Staying healthy and safe when you travel abroad requires careful planning. Before you go, you should Get Informed, Get Enrolled, and Get Insured.
- The State Department’s Bureau of Consular Affairs is making it easier for U.S. citizens to access clear, timely, and reliable safety and security information about every country in the world. The first step was launching an improved, mobile-friendly website, travel.state.gov. The next step is the release of new Travel Advisories and Alerts, live on the website now. For more information, see travel.state.gov/travelsafely and find out how to stay informed about the changes. Also view USA Study Abroad’s recent webinar with the Bureau of Consular Affairs to learn more about the changes.
- Read up on your destination at travel.state.gov. Learn about visa requirements, local laws, customs, and medical care in the countries you are visiting. Some travelers, such as those with disabilities, women, and LGBTI persons, face additional challenges when they are abroad. Use the traveler’s checklist to help you prepare.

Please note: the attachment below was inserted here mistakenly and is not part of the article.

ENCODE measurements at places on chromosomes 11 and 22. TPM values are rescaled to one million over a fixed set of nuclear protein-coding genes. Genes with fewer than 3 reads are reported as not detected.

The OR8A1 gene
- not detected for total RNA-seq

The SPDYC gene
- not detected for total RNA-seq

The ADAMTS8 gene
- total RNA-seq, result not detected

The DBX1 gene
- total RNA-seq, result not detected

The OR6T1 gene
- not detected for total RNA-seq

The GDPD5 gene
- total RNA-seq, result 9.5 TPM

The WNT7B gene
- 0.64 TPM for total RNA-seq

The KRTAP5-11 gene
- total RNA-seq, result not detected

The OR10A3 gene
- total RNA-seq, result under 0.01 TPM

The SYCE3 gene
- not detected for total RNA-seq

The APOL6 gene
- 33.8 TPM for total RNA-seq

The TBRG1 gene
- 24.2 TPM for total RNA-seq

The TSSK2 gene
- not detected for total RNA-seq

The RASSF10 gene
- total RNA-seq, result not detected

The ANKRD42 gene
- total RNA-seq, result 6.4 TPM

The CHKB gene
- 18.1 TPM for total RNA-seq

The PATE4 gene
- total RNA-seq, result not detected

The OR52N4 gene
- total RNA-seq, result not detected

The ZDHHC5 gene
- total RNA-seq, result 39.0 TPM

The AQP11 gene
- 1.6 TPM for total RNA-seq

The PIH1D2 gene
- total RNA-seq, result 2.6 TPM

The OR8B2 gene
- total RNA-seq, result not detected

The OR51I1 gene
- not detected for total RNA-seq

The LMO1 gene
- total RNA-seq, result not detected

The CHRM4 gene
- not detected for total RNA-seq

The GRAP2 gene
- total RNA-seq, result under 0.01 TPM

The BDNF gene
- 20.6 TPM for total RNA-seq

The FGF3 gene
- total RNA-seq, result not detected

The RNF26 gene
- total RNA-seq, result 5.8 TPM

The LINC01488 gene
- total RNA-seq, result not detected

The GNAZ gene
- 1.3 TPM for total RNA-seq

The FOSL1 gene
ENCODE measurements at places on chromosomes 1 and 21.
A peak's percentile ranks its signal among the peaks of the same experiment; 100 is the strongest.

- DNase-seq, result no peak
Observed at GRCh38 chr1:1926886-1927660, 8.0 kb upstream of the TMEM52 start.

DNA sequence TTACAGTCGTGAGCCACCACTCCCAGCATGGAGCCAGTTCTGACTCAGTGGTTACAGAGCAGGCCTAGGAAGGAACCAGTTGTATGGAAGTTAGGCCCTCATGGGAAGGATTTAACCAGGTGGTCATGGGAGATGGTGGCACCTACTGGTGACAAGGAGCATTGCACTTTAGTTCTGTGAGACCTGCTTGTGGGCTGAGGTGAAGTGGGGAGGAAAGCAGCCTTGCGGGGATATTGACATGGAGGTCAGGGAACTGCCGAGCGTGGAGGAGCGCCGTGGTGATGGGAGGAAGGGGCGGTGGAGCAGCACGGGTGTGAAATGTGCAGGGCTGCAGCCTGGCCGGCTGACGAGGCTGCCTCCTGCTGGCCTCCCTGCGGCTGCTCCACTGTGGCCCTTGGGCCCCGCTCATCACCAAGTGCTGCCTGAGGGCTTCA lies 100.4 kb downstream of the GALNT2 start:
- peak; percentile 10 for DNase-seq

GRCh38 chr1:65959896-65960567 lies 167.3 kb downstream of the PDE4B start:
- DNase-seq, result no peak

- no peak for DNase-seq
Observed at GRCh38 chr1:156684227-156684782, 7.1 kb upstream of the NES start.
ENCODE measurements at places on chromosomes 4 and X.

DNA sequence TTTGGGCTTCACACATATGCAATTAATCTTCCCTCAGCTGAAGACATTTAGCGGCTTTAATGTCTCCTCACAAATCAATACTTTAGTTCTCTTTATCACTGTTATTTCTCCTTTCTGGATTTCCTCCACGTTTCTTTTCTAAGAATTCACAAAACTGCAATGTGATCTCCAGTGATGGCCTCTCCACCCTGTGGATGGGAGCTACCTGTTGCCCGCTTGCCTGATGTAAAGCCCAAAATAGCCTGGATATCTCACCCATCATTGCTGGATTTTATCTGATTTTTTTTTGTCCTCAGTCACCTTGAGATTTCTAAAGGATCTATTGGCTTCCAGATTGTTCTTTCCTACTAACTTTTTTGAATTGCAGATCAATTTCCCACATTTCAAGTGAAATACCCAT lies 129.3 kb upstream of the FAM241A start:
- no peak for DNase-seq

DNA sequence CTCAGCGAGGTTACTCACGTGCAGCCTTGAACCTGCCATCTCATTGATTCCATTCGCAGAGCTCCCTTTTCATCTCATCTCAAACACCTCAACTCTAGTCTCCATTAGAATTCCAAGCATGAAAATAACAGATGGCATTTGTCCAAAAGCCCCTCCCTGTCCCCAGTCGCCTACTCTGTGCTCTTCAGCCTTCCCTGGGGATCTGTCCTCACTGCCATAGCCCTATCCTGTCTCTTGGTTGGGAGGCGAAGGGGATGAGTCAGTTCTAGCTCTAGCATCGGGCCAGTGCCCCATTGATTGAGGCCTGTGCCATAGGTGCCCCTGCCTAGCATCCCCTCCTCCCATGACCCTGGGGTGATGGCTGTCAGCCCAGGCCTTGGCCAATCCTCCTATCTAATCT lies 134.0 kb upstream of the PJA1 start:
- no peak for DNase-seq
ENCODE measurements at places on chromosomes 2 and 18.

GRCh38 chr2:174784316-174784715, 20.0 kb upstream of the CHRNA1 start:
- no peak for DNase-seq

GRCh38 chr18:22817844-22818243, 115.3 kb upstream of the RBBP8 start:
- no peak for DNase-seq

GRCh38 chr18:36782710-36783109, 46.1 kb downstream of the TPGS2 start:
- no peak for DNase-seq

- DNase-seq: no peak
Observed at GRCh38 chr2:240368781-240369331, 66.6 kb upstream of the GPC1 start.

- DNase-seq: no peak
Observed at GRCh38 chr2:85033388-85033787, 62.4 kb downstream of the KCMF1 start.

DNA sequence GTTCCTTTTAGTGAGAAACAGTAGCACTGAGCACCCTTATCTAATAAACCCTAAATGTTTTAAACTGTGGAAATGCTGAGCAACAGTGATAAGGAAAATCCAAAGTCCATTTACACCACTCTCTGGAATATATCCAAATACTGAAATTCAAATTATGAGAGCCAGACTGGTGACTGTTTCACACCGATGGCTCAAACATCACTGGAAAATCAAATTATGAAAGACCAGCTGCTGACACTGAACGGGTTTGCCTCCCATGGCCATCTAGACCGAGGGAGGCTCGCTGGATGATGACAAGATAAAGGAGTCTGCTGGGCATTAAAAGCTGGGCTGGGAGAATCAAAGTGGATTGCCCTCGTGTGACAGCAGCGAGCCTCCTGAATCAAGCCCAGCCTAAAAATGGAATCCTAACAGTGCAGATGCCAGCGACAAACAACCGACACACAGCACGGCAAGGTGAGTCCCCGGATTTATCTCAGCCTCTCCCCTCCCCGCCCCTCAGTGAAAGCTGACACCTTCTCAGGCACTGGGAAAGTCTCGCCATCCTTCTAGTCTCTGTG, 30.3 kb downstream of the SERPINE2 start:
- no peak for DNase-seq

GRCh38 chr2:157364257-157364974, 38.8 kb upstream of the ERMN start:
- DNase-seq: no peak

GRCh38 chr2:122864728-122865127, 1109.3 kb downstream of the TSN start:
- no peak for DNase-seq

- Apply early for your passport. If you already have one, make sure it will be valid for at least six months and has two or more blank pages, or some countries may not allow you to enter.
- Carry contact details for the nearest U.S. embassy or U.S. consulate with you. We are available for emergencies 24 hours a day, 7 days a week, overseas and in Washington, D.C. (888-407-4747 or 202-501-4444).
Sign up for our Smart Traveler Enrollment Program. You can receive travel and security updates about your destination, and it will help us contact you in an emergency.
If your family needs to reach you because of an emergency at home, they can call Overseas Citizens Services in Washington, D.C. at 888-407-4747 (from the United States or Canada) or 202-501-4444 (overseas).
Make sure you have health insurance whenever you are traveling abroad. If your U.S. health care plan does not cover you overseas, consider buying supplemental insurance to cover medical costs and emergency evacuation. Foreign hospitals and doctors often require payment in cash, and medical evacuation can cost up to $100,000.